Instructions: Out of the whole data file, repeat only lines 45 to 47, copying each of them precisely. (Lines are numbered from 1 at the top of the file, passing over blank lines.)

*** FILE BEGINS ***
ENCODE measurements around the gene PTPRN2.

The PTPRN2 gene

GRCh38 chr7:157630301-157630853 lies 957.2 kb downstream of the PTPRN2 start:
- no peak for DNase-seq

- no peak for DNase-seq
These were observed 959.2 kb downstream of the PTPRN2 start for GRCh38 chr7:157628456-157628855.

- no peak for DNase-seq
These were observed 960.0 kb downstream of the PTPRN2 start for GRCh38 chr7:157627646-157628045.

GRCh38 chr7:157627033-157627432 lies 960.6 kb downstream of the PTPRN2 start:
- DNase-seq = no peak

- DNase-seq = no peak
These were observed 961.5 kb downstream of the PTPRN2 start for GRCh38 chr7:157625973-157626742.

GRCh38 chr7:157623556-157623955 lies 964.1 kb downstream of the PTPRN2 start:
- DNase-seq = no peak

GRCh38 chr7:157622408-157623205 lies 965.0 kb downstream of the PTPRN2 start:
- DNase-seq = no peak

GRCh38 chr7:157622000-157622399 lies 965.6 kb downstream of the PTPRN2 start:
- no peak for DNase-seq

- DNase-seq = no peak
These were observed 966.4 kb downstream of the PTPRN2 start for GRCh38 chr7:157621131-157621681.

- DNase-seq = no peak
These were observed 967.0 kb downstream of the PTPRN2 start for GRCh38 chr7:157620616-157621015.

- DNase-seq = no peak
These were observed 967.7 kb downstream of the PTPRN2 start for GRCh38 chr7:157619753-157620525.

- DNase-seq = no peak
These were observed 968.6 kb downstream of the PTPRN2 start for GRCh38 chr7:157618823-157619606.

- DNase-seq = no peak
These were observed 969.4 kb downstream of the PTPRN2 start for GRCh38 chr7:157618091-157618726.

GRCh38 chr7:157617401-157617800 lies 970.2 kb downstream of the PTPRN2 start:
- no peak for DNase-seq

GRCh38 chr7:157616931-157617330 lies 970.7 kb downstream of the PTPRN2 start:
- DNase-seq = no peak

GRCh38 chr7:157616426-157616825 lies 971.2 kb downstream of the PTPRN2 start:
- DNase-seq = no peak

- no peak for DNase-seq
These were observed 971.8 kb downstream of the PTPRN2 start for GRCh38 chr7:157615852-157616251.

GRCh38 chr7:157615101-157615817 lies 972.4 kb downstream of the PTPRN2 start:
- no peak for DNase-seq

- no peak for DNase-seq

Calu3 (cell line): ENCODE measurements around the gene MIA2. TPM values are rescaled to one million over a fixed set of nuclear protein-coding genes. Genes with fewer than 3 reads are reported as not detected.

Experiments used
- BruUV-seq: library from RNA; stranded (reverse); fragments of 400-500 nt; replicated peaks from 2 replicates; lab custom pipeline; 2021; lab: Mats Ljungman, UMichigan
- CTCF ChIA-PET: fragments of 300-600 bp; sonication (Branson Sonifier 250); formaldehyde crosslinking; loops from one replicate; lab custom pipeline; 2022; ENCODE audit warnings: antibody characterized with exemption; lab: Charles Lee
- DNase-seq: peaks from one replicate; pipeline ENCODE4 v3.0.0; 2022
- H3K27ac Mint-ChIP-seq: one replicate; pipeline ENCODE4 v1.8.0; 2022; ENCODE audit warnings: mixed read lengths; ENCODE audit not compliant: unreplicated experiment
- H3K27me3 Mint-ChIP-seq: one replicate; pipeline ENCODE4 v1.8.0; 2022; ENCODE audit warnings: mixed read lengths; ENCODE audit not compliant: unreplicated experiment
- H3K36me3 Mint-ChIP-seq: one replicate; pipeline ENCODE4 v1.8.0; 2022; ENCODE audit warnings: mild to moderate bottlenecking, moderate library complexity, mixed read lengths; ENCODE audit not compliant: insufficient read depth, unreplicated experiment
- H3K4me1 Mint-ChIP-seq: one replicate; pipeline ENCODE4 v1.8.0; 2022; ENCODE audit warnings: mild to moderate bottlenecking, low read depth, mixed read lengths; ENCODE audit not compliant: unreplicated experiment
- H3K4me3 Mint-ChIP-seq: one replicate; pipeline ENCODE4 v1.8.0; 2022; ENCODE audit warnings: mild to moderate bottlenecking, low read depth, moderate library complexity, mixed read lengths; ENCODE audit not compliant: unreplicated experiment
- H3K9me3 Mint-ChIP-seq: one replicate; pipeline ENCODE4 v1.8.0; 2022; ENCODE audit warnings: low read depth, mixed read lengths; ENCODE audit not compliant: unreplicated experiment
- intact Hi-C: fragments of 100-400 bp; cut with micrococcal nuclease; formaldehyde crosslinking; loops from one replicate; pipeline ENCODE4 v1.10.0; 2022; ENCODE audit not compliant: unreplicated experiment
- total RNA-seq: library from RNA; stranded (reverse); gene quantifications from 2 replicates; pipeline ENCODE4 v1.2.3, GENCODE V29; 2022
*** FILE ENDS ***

- H3K27ac Mint-ChIP-seq: one replicate; pipeline ENCODE4 v1.8.0; 2022; ENCODE audit warnings: mixed read lengths; ENCODE audit not compliant: unreplicated experiment
- H3K27me3 Mint-ChIP-seq: one replicate; pipeline ENCODE4 v1.8.0; 2022; ENCODE audit warnings: mixed read lengths; ENCODE audit not compliant: unreplicated experiment
- H3K36me3 Mint-ChIP-seq: one replicate; pipeline ENCODE4 v1.8.0; 2022; ENCODE audit warnings: mild to moderate bottlenecking, moderate library complexity, mixed read lengths; ENCODE audit not compliant: insufficient read depth, unreplicated experiment